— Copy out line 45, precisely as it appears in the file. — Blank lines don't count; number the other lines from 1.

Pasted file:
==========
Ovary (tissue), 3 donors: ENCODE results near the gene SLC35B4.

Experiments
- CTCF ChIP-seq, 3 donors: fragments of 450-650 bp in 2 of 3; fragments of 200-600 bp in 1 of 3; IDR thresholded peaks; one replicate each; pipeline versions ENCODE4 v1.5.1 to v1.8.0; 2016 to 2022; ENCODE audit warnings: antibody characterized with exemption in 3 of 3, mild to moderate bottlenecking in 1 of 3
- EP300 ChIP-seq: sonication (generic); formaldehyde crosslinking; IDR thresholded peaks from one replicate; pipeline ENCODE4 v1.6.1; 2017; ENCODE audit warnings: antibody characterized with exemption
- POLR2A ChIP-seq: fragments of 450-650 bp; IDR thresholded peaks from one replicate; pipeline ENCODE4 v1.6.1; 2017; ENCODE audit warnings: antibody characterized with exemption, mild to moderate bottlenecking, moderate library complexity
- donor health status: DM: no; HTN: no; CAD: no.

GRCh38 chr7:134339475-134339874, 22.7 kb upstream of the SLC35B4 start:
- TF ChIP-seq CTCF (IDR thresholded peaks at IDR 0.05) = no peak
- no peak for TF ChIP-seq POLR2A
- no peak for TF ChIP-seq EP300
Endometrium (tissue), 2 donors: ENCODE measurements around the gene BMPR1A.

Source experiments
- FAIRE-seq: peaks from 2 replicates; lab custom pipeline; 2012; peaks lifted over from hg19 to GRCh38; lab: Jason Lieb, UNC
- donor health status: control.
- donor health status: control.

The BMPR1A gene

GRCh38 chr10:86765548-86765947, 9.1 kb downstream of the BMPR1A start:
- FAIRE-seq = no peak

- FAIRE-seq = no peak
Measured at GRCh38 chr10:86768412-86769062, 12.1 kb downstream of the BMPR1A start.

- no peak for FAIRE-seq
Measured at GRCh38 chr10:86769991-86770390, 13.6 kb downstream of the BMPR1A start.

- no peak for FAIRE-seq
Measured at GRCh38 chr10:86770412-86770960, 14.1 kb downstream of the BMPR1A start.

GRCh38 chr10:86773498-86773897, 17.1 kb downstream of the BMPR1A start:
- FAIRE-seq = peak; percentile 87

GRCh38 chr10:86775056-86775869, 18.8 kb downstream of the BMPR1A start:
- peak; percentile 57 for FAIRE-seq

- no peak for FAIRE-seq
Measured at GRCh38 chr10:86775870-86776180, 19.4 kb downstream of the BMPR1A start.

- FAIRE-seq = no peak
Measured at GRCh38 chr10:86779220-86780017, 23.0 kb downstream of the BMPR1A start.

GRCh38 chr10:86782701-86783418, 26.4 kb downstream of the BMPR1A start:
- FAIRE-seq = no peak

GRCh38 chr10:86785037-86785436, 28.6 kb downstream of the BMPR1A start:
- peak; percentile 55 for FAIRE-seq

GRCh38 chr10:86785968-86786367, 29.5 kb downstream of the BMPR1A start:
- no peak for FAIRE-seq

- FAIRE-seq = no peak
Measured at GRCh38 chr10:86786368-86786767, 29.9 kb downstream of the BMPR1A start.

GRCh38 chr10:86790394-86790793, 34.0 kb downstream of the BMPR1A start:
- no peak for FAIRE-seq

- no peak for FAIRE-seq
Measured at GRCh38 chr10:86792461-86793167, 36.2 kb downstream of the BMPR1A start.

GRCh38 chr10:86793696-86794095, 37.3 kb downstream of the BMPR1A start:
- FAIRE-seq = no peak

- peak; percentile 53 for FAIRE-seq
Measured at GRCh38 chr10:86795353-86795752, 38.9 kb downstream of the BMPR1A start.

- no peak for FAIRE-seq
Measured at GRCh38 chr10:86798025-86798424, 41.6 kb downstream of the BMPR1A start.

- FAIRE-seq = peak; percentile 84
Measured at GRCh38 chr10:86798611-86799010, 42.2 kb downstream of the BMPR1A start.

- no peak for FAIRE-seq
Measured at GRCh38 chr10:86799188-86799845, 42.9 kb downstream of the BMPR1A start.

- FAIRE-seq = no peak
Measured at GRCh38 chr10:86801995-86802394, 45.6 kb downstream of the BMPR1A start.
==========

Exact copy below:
GRCh38 chr10:86793696-86794095, 37.3 kb downstream of the BMPR1A start: